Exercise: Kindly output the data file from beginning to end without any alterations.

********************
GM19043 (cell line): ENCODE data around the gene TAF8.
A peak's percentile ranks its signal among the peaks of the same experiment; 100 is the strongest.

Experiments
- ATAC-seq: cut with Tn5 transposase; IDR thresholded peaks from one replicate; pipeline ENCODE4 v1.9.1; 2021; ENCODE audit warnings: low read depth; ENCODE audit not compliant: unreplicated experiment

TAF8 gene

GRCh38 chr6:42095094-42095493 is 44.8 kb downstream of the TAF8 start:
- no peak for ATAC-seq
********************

GM19043 (cell line): ENCODE data around the gene TAF8.
A peak's percentile ranks its signal among the peaks of the same experiment; 100 is the strongest.

Experiments
- ATAC-seq: cut with Tn5 transposase; IDR thresholded peaks from one replicate; pipeline ENCODE4 v1.9.1; 2021; ENCODE audit warnings: low read depth; ENCODE audit not compliant: unreplicated experiment

TAF8 gene

GRCh38 chr6:42095094-42095493 is 44.8 kb downstream of the TAF8 start:
- no peak for ATAC-seq